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The morning sunlight pierced the gaps in the trees above the soldiers' camp. It illuminated the wagons entering the clearing and gave them a surreal quality. A middle aged man opened the flap of his tent, which was covered in little droplets of dew. He was holding a pan and ladle and began bashing them together. He shouted," Wake up, wake up, it's a new day and HQ has got a delivery for us!"At this a couple of soldiers tumbled out of their tents half dressed, anxious to see these "weapons', about which many rumours were circling. I've heard just by moving your finger you can defeat your enemy, Fire-sticks that's what they are Fire-sticks. Where's the honour with a weapon of that much power; Soon the camp was alive, breakfast being made and lively conversation taking place with the wagon drivers. The middle aged captain strode up to the wagons and ordered the weapons to be unloaded. The excited soldiers piled the boxes out of the rear of the wagons. The captain drew his sword and split open the lid. Inside lay long thin rifles, powder and musket balls, all these padded out by straw. The soldiers gazed in disappointment at them, how were these staves going to help them? The captain however had received instructions prior to the arrival of the wagons and quickly lifted, loaded and fired the rifle. The soldiers jumped and most swore. The cloud of smoke still surrounded the captain and he gave a hacking cough as he swiped it away. The captain picked two of his best soldiers and taught them how to load, aim and fire. He taught them how to unclog the rifle using a cleaning rod and how to shoot moving targets. He then instructed these two each to teach another two and so on. By evening the whole regiment had the rifle mastered. The captain gathered together his men by the bashing of the pot. "Today there is a mission of most import for us. We must take part in the sweeping of the northern branch of Stranglethorn forest. A contingent of fifty men, most of you here, will march north into enemy territory. From there you sweep back in a south easterly direction, forcing any enemies back towards Mound 119. Stationed here will be the rest of this regiment, myself and ten others. With assistance from 33rd regiment the northern section should be cleared by tomorrow. Those are you orders. Stanley, Geoffrey and the forest squadron follow me to the wagons!" Stanley grumbled and waved his arm signifying to the rest of the "forest squadron' to come. They approached the last unopened wagon and soon had laid three large boxes on the ground. In a similar fashion as before the captain broke upon the top with his sword. Inside instead of rifles surrounded in straw lay a large cannon, a twelve pounder. In the other two lay similar cannons though smaller, at the bottom of each box were cannonballs and a cleaning rod. For most of the night the forest group were drilled extensively in the art of firing cannon. They were still awake when the infantry contingent set off north and after a few hours they set off themselves. The early morning provided essential coolness for lugging the heavy cannon up Mound 119. The dirt was ploughed by the rear of the cannon as it was tugged, pushed and pulled up the slope. After a brief rest the forest squadron made the last push to the top of the hill. Here they greeted another cannon group already set up from the 33rd regiment. After exchanging pleasantries, the captain looked for the best place to setup his cannons. The twelve pounder, he decided, was to be placed behind a natural dirt wall on the northern facing side. For the six pounders he decided to place them 2 metres below the summit on the north east and west facing sides. The cannons were prepared and loaded facing at the clearing the mound overlooked. In the distance clouds of dust and smoke ringed themselves around the northern forest. The regiments causing this destruction were slowly advancing, tightening the ring. The first unlucky soul to stumble into the clearing was a hooded figure. The green hood and tree insignia proved she was one of the forest people, the crew aimed. Just as in training the cannonball flew true, slicing through her body like a warm knife through butter. The hard sphere of iron cast her shining armour aside and plummeted through her stomach. Stanley retched. A shout pierced the sound of battle and five helmless individuals stumbled out of the tree line. This time the six pounders got off first as Geoffrey was just reloading the twelve. The first cannon ball shot through the head of the closest and straight into the abdomen of another. Because the six pounder didn't pack so much of a punch as the twelve the warriors armour held firm although dented. The four looked up at the mound in bewilderment and fear. They turned to escape back into the tree line, yet at that moment the synchronised shots of the adjacent gun team shredded the once proud warriors. Geoffrey vomited on the barrel of the cannon uncontrollably. There is no honour in this way of war he thought. A lone figure broke the tree line; all the cannons were reloading so the captain lifted a rifle from his back. From his belt he withdrew a pouch of gunpowder and poured it into the rifle, then stuffed the lead ball in and put the stock against his shoulder. In the hunting style of his great, great grandsons he followed his target with his sights. And, just before the runner immersed himself into the foliage, he fired. He did not miss. The cannons were reloaded and the crews waited in silence. The uniform of their infantry was now visible in the ever shrinking ring. The third gun crew emerged from a dip in the mound and explained they had had to fight off some caravan raiders. With their guns set up the mound was capable of a full barrage of 9 cannonballs and thrice that number in musket balls. At this moment the tree line was obscured by hundreds of armoured figures sprinting away from the combined regiments, now only metres away. The captain lifted his hand, then dropped it swiftly, "Fire!"The cannon balls ripped through the fleeing figures. In one case an armoured figure had just been smashed by a cannonball, twisting his body ninety degrees. Then in mid air his face was hit by another ball, the impact forcing the back of his head to explode. The blood flew through the air and splattered over the captain's cheek. The captain wiped the blood off with his hand, stared at it and jumped of Mound 119's northern face into the crossfire where he was immediately torn to pieces, all the while shouting, "God save me!" The 31st and 33rd regiment had now lined the tree line, picking off the cowering remains of the mighty warriors. The battlefield was ordered to be left as it was, as a warning to the forest peoples that if they do not surrender Stranglethorn will fall bloody like this. That evening nine of the fifteen soldiers that had taken place at the slaughter of Mound 119 defected. Stanley and Geoffrey packed light and in the dead of night they ran to the battlefield. On approach they heard strange songs of woe and saw white clothed people gliding across the clearing, the hems of their robes stained red. They walked out upon the clearing, expecting to be punished for their cowardly slaughter. However the figures were too engrossed in mourning to register anything. Stanley approached one, forcing himself to inhale the death he had caused. Something under his foot gave a creaking, crunching sound and snapped. He lifted his foot and he found himself looking into the eyes of his captain's severed head. This already gruesome sight was now accompanied by a broken nose. Geoffrey made a gurgling sound and as Stanley looked up he himself found a dagger to his throat in the hand of a cloaked figure. The figure croaked, as if he had been weeping, "You shall suffer as these here suffered."At that a pain coursed through his body from his head and he blacked out. He awoke a few times, only to the sensation of moving and then nothing. The second time he awoke he saw Geoffrey in a cage next to him and then nothing. The third time he was awakened by some of his captors in the dead of night. They shook him roughly and poured scalding water over his face. His eyes widened as a fist materialised from the darkness and smashed his nose. His feet followed as his body was dragged through the dirt to a thick oak tree. Then his captors pinned him to the tree and one of them drew a long sword which flickered in the moonlit glade. The sword flew towards him, and then just as he expected the ultimate punishment for his crimes the sword stopped. The arm which controlled it snapped back and another figure appeared beside it. "Stop Eorvyn, these filthy Imperials shall face a fate worse than a quick death." The arm holding the sword relaxed and everything faded into darkness. Stanley awoke. He found himself tied to a thick beam of wood and surrounded by tall graceful figures. Many of the forest people wore proudly the breastplate with the great tree on its front, others wore green hooded cloaks. All of them were chanting and the crowd parted to reveal a silver haired black garbed man holding a shining, hungry dirk. The man set about it like a man skinning a deer. Starting at the back he slit the dirk down Stanley's back in a cut just deeper than his skin. The searing pain of the shining metal pierced Stanley's mind until all that his eyes could see was pure pain, his back arched with every strike. The man flashed the dirk around his back and set about peeling Stanley's skin from the flesh and bone beneath. The forest people then treated the open flesh with an oozing dark green liquid which clogged the blood and made it so he would live to experience every single ounce of pain. Beforehand they had also given him a stimulant which would keep him from blacking out. As the old man carved his masterpiece the crowd shouted, "Feel the pain you have caused our brothers and sisters with your satanic machines, feel the bewilderment of our tricked cousins, and feel the loss of our children to dishonourable machines;" The chanting continued but Stanley now only heard his own screams. The waves of pain broke upon him eroding his defences and rendering him utterly helpless. After what seemed like years Stanley felt himself being untied. He saw Geoffrey across the glade for a brief second and saw he had suffered a similar fate. Geoffrey looked like a green monster, yet when closer one saw that in fact the green was just the pigment of the salve combining with his blood dripping down his ravaged back. Stanley was pushed and stabbed with long poles until he reached a large hole in the forest floor. He detected a large presence in the area, not unlike someone breathing down your back. However his eyes were now blurry for he had no eyelids from which to refresh his eyes. Among the roots of the great tree Stanley and Geoffrey, now unrecognisable, were brought to The Pit. Roars and echoes of screams reached the mouth of the pit from the utter darkness below. The silver haired man, covered in Stanley's blood raised the knife upwards to the great tree which stood miles above him and said, "Oh mighty world protector here are our offerings;" With that he leapt forwards and pushed them both into the pit. Stanley felt not the air rushing past his face as he fell but a strange sensation of someone brushing past you. The fall ended abruptly and quicker than expected, Stanley felt a rib snap yet Geoffrey was not so lucky. He had landed on his head and as Stanley lay next to him he knew he was alone. He turned his head to look upwards at the mouth of the hole yet he found only darkness. He pushed himself up painfully; the ground seemed so steady compared to his flight through the air. He felt around him blindly, hoping for something other than emptiness. His hands touched only the cold, dry air. He edged forward in the darkness very slowly and unsurely as his instincts told him he should. The pain still enveloped him, each step more painful than the last. Though he found some conciliation in seeing his pain as a punishment for the terrible deeds he committed on that mound. Mound 119, 5 kilometres north of the imperial outpost; this information emerged from its well-drilled place within his mind as soon as he thought about that hill. Each step he relished in the excruciating pain of his raw flesh and protruding rib. He felt with each step into the limitless darkness his terrible guilt was seeping away from him, yet he also felt his life trickling from him. He was cracked pot carrying vital water, the crack growing wider each minute. A burning anger at himself grew within Stanley, he was determined to walk each painful step until he felt his guilt had been repaid. Alone in the darkness Stanley strode on, his life draining from him. However painful each minute of this ceaseless walking was, Stanley always felt the presence of his guilt on his back. So he walked on repenting, releasing his unending guilt. His next step dropped below the flat plain he had been walking on and his next also followed suit. He was walking down long steps, his pain unloading guilt which seemed as if it flowed from his body, hung in the air and clung back on. Stanley persisted by trying to suffer all the pain of all the forest people, in the past, present and future. He stamped each foot down, relishing in the immense pain as a short term cure for his weighty burden. Noise then reached Stanley's ears, the noise of a massive river, surging over the steps a few paces ahead. Now he gave himself up to the elements in despair and flung himself into the river. The cold enveloped him bonding the creature on his back to himself, making it become a part of him. In this moment Stanley realised with clarity that his guilt was a loop, everlasting, eternal. Now he was no longer in the river but again on a flat plain. Yet this time Stanley noticed that it was, in some way, less dark. He felt someone brush past him and turned to face them. A firm hand clamped on his shoulder. "Who are you?"Stanley asked, his voice dry as it had not been used for some time. "You ask the wrong question." The darkness replied. "Why are you here?"Stanley tried; there was silence for an answer."Where am I?"The firm grip was maintained. Stanley stood there for a long time, it seemed like hours. Finally he asked, "I have done a terrible thing, this guilt is burns me from inside by head, how do I repent? How do I get rid of it?" "You don't." The darkness retreated, and Stanley was standing at the exit of a dark chasm with a large river flowing by it. The golden sunlight told him it was sundown, yet he had no memory of how long he had walked in darkness. He set off in the uphill direction to get a view of his surroundings. As he walked he noticed that the same dark green foliage surrounded him as there was near the glade with the where he had started his ordeal. He heard the shouting and sounds of activity before he saw them, there were the grunts of men, the groaning of branches and the crackling of fires. It was evident that the imperials had over run the forest people, Stanley let out a cry of despair. As he reached the rim of the hill he saw the great tree towering over the glade with ropes dangling off its branches like drugged snakes. Suddenly the snakes became alive and tightened and more groaning was heard from the imperial workers, "Heave!" The branches groaned once more but the trunk did not give in. Stanley watched in amazement yet also sadness as such a magnificent thing was slowly torn down. Stanley felt the tree was connected to the forest intimately and thus to its inhabitants. He felt a pang in his gut for every branch ripped off. He saw some of his own unit stoking a fire beneath the fifty metre thick trunk, pouring oil onto it. Eventually the trunk was ablaze and as twilight approached the fire was halfway up the trunk, not burning in to the core but just on the surface. As the tree was gradually being destroyed by the imperial military, Stanley realised that while he was in the dark chasms beneath the tree he had made a connection with it or the spirit within it. For every metre of the tree burned, cut or pulled down Stanley felt his life force ebbing away. He felt resolved as his life force ebbed away because he had decided that he had to live with his guilt for eternity, not exorcise it through pain. The fire was now two thirds up the tree and from the depths of the trunk there was an explosion. However this was not an explosion of fire but an explosion of pollen, stored deep within the tree until it died. The pollen spread through the air like snow, each particle going to create another tree like its parent. Night had come now and the last patches of light were disappearing over the horizon. The pollen caught the last light and contrasted against the black sky, like snow in the winter. Stanley felt a firm hand gripping his shoulder, "Goodbye." As Stanley watched the pollen he smiled then, at peace with his guilt and his pain, died.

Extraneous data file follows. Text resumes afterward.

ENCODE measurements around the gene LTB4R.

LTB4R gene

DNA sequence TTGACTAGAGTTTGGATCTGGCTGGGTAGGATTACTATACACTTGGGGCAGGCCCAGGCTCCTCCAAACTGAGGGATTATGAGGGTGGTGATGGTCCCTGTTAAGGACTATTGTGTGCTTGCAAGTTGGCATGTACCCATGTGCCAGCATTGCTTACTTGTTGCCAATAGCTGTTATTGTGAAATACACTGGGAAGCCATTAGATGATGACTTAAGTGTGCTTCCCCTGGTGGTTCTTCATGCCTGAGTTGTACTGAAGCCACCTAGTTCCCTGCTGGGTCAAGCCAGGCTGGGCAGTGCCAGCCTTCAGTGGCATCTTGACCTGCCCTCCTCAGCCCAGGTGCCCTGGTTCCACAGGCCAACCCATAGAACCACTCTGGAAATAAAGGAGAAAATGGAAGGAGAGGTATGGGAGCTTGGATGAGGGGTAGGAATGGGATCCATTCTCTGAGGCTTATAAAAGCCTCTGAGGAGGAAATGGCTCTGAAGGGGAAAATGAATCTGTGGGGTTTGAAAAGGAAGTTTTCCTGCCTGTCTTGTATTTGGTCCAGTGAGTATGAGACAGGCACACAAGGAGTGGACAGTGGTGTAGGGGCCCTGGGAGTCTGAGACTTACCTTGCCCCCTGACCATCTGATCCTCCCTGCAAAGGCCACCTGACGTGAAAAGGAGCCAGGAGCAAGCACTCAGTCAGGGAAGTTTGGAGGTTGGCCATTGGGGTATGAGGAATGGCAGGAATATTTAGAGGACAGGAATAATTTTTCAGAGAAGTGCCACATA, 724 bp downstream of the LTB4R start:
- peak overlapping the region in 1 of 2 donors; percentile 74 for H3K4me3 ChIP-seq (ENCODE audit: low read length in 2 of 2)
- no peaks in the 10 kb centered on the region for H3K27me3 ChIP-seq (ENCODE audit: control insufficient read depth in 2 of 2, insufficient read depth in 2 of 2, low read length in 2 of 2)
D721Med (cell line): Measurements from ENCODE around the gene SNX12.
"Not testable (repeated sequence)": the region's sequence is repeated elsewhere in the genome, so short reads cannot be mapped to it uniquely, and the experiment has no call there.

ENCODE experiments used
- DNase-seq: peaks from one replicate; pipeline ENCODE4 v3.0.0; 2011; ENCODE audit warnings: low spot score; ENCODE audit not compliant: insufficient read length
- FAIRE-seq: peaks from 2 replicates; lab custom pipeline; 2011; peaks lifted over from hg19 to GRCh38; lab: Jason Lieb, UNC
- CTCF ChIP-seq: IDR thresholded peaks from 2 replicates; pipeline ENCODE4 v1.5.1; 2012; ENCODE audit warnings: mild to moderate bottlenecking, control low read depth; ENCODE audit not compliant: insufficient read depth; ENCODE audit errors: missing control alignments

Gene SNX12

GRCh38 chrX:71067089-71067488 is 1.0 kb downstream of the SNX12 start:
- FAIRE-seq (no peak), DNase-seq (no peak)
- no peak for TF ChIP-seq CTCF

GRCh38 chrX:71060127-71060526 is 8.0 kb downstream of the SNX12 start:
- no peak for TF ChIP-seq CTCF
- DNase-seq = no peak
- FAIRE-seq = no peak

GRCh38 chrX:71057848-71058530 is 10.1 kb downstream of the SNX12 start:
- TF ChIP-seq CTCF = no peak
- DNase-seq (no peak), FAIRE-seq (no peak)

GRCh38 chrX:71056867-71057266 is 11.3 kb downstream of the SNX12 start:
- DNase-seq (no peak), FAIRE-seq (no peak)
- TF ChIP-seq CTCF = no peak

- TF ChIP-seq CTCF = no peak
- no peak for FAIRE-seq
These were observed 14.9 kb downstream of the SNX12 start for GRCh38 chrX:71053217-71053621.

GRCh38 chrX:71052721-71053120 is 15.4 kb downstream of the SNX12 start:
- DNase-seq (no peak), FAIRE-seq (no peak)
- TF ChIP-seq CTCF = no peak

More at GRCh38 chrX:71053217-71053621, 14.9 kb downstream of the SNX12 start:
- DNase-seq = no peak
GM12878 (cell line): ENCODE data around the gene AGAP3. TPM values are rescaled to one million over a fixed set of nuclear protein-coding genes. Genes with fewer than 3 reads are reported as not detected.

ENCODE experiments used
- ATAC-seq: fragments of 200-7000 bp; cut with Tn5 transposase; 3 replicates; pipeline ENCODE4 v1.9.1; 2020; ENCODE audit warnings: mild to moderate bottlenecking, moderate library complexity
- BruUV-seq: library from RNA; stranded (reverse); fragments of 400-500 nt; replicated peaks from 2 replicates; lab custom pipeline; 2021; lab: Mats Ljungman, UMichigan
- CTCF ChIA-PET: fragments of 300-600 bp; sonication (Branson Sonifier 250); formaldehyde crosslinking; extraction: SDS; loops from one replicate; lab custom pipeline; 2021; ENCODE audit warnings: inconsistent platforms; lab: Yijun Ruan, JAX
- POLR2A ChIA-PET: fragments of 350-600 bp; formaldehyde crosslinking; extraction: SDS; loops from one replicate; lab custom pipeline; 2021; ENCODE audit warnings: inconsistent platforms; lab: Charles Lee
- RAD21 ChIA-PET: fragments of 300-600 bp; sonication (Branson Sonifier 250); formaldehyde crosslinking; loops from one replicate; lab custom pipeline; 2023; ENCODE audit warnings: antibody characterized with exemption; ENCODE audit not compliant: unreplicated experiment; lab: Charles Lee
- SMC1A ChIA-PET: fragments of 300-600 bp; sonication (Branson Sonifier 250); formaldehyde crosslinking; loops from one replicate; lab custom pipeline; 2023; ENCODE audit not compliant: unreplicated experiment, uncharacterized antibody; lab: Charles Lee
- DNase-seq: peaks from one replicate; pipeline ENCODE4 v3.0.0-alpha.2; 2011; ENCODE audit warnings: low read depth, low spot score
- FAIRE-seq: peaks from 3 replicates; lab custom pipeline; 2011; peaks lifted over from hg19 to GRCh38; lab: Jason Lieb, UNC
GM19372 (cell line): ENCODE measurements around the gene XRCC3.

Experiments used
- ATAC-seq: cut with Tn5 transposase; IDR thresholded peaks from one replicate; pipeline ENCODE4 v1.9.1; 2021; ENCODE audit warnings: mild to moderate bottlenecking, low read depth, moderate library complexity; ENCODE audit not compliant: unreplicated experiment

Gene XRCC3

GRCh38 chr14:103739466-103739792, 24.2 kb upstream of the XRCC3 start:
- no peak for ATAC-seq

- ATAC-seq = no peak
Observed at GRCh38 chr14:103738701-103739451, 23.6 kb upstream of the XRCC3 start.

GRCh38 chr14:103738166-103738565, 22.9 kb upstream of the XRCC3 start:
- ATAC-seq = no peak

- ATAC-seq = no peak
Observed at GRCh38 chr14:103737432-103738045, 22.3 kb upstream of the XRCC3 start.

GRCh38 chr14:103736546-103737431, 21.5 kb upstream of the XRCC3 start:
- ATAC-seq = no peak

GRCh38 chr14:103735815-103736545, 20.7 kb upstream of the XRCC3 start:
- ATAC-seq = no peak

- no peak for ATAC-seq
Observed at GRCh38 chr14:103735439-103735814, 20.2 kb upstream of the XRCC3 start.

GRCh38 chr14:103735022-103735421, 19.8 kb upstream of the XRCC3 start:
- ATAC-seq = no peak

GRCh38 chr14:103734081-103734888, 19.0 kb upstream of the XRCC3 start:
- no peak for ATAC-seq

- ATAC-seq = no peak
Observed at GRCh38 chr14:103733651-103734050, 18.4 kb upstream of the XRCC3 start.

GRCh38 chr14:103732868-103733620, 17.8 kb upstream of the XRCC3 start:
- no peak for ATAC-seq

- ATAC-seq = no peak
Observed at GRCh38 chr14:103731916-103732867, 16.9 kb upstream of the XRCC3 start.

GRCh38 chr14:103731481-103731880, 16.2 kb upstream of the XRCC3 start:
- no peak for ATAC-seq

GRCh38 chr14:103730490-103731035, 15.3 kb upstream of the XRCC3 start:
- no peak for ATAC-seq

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    A nice story, a bit sad, but a very good story.

    You may want to double space your paragraphs, it makes it easier for your reader. There were a few mistakes here and there, but nothing that a proofread might not fix.

    Over all though it was a good story. ^^
    thanks, ill double space - i thought the fact that it had a moral warped the plot strength a bit
    Very good. Very well written.
    fun piece to read; i thoroughly enjoyed it